Mr. Hernandez admitted that with so many new and upgraded facilities, FJUHSD and the community’s relationship has changed. He is proud to lead the new district effort to balance prioritizing student access, responsible stewardship of the modernized facilities with ongoing community access. Mr. Hernandez emphasized that the campuses are still open overall and although renovated facilities areas are often locked, local non-profit and education entities can reserve many facility venues through the newly installed Facilitron program located under the Facilities Department tab at http://www.fjuhsd.org. Reservations are required at least 7 days prior to the event and for non-profit rates an organization must be able to show 501c3 documentation.

The traditional Fourth of July Fireworks celebration at Fullerton High School Stadium appears to be over. Dr. Karl Zener said he was unaware of any city to district talks concerning restarting the fireworks show. Anissa Livas from Fullerton’s City Manager’s Office said that due to the stadium improvements (the artificial turf areas at both Fullerton College and Fullerton High School campuses now) and the installation of solar panels, the fire department and the city have determined that there is no longer “safe drop areas” for the fireworks to occur in this area. The city acknowledged that the community values this celebration and they are currently waiting for the Parks and Recreation Department to submit viable alternative sites, but the fireworks are finished for now at Fullerton Union High School.

As for advertisements displayed along the fences surrounding the modernized stadiums, there is currently no board policy concerning this issue and the current administrative policy is vague. Dr. Zener said his team is moving forward to craft a more nuanced and detailed policy. He said he has spoken with community members about this matter and welcomes additional community input. Interested community members can contact him by email at kzener@fjuhsd.org or their local trustee for input.

4 replies »

  1. “After a year with new FJUHSD Superintendent Dr. Steve McLaughlin in charge of policies, Executive Director of Administrative Services, Dr. Karl Zener and Assistant Superintendent of Business Services, Ruben Hernandez, now oversee upkeep and setting new policies regarding pricing, access, and reserving sites.”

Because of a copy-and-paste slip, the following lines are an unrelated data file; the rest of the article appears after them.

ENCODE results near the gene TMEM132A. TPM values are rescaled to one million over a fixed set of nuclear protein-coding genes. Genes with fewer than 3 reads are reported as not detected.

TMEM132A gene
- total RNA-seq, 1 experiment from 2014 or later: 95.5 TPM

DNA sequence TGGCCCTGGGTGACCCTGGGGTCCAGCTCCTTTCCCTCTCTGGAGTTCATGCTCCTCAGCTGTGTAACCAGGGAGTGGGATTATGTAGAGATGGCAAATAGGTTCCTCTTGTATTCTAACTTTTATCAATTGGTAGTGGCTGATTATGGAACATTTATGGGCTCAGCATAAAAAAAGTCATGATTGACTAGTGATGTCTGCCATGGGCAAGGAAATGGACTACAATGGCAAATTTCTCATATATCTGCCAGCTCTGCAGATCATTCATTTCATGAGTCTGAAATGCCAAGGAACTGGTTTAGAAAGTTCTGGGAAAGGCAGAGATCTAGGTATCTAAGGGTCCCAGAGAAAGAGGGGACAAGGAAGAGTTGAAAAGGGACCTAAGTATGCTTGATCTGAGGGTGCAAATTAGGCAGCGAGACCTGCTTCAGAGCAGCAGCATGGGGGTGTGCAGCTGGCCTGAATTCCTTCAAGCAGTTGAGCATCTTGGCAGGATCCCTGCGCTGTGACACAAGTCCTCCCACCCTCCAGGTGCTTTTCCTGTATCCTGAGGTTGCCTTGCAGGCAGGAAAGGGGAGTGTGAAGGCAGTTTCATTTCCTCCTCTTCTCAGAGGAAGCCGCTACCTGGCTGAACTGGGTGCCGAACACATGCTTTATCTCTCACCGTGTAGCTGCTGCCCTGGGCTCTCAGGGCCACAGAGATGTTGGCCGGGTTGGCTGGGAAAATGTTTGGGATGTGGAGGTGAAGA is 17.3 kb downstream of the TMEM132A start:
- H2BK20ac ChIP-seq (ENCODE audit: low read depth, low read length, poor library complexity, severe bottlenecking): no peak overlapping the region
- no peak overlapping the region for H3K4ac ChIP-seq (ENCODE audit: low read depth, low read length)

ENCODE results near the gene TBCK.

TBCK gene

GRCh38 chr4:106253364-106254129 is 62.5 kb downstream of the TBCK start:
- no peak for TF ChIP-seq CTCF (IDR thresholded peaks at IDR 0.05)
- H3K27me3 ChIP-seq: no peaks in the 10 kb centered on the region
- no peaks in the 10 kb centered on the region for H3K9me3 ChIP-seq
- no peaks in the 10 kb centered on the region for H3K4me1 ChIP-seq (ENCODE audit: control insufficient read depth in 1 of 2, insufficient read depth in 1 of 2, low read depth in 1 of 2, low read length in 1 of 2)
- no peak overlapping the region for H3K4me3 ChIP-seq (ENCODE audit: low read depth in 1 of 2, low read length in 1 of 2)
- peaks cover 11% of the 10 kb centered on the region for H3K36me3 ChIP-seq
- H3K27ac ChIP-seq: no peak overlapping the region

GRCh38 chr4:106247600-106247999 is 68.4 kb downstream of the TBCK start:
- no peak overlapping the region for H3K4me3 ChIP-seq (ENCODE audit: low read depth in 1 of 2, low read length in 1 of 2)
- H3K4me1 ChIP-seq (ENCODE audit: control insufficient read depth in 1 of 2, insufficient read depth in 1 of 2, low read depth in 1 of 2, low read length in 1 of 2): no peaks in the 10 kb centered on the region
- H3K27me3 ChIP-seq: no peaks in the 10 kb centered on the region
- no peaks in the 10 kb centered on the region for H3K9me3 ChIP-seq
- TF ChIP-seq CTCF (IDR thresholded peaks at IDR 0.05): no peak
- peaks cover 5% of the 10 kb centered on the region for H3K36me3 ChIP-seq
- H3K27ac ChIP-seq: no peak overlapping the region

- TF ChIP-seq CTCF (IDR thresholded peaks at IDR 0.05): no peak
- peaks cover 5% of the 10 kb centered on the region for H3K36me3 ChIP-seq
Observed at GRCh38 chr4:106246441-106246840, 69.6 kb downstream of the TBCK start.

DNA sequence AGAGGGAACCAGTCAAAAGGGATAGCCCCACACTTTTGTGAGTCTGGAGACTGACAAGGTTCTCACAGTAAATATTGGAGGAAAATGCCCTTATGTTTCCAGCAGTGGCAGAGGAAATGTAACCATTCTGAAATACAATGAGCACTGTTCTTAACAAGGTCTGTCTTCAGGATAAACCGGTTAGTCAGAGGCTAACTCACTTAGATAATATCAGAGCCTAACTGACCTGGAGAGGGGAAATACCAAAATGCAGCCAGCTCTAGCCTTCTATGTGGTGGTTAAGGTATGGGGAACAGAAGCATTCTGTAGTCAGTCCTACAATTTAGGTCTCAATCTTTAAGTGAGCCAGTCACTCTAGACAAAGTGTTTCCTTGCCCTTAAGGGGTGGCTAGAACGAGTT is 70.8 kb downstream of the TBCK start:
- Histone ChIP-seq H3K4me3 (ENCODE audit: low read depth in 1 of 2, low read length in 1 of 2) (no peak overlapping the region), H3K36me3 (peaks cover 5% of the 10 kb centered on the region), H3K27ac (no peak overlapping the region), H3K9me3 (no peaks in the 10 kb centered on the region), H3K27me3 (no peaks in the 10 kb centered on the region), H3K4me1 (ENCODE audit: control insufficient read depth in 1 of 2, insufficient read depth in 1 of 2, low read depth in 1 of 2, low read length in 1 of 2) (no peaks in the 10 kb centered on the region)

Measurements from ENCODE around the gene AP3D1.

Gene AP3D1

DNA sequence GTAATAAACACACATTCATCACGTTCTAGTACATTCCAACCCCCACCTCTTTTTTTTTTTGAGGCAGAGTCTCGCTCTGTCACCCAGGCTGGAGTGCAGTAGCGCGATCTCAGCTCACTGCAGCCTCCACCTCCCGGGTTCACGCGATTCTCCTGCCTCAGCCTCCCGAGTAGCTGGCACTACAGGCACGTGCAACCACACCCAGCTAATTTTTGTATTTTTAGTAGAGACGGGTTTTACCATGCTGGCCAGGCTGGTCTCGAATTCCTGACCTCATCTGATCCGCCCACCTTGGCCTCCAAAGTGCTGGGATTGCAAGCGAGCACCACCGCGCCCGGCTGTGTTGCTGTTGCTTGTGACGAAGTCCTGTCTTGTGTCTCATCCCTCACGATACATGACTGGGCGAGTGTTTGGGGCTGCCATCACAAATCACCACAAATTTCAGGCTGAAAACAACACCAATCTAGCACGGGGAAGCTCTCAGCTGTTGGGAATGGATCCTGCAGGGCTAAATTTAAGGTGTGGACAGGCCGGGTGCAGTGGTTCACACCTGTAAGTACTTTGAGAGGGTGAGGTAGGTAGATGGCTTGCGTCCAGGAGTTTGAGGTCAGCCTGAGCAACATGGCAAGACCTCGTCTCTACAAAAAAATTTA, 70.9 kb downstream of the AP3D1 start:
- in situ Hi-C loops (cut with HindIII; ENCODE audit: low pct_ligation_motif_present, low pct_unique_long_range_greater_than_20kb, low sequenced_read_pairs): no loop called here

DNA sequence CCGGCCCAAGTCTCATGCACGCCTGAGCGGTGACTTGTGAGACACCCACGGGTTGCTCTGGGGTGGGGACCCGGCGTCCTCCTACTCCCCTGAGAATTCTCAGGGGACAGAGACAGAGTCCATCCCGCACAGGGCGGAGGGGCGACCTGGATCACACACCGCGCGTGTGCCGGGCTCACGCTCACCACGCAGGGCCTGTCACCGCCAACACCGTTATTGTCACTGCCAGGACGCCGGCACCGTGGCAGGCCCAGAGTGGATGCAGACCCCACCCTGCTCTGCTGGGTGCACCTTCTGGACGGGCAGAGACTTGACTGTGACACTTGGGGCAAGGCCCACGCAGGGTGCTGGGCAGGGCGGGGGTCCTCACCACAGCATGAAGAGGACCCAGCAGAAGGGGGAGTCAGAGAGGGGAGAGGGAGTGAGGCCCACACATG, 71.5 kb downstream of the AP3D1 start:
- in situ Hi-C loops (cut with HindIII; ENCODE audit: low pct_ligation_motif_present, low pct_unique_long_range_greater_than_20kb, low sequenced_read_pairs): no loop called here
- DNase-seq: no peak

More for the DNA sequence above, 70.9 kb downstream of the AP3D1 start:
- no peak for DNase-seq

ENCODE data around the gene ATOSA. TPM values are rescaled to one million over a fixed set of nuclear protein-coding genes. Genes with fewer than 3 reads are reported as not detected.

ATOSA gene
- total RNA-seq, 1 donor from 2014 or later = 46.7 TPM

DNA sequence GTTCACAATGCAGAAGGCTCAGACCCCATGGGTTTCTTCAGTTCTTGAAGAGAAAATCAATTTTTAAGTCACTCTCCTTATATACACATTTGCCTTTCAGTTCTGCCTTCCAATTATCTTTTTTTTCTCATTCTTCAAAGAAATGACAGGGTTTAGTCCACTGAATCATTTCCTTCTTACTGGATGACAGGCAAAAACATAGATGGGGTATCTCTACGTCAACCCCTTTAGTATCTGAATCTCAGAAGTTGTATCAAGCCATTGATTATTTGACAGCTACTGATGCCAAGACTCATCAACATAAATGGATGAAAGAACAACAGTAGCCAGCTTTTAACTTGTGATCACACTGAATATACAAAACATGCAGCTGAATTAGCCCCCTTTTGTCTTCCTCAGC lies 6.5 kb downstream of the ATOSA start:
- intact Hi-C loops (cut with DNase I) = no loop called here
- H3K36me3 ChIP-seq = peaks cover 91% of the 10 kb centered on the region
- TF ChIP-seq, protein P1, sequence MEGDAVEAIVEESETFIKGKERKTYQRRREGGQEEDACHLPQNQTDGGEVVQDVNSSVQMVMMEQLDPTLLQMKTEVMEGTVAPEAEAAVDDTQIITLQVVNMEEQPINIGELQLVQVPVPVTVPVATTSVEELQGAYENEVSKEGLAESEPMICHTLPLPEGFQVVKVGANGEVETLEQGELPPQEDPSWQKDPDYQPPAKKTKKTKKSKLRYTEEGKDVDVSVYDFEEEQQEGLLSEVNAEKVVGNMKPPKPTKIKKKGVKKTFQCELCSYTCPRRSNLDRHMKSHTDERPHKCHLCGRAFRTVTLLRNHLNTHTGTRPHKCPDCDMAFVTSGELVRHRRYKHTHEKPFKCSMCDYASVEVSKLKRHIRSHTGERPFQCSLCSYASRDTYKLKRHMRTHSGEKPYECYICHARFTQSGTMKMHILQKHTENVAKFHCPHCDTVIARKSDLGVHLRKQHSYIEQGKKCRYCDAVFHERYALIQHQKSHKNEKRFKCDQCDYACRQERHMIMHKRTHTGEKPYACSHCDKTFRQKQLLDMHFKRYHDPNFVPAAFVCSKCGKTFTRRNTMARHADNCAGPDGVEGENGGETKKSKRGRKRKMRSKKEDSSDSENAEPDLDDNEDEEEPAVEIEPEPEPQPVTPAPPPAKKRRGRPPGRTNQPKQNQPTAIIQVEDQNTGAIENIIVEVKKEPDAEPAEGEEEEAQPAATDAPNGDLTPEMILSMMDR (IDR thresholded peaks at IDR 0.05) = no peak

Inadvertently revealing – and funny. Of course the Board is responsible for establishing policy. But we all know the educrats do that themselves.

    • The Civic Center act was recently amended by AB 1303 and extended Ed code sec 38134 to Jan 2025. It originated in 2013 in response to the state’s extreme budget cuts and allowed school districts to charge for previously free civic areas. The act sets maximums, but not minimums (in other words the district could still offer use of these areas for free) except in the following situations: all religious or church organizations must be charged the amount equal to the district’s maintenance cost amount, and any for-profit group that is raising money, and any group (profit or nonprofit) that is raising money that will not go to serving the district’s attending children – these entities must be charged the going rental rate for use. All other groups (nonprofit, educational, community nonprofits “may” be charged up to the amount the district has at cost to maintain the facilities.

  2. Taxpayer-funded schools. Come on, district. Fern Elementary School in my neighborhood has a metal security fence surrounding the property, and has recently upgraded playgrounds and fields, but is very good about giving us access during non-school hours. Which we appreciate.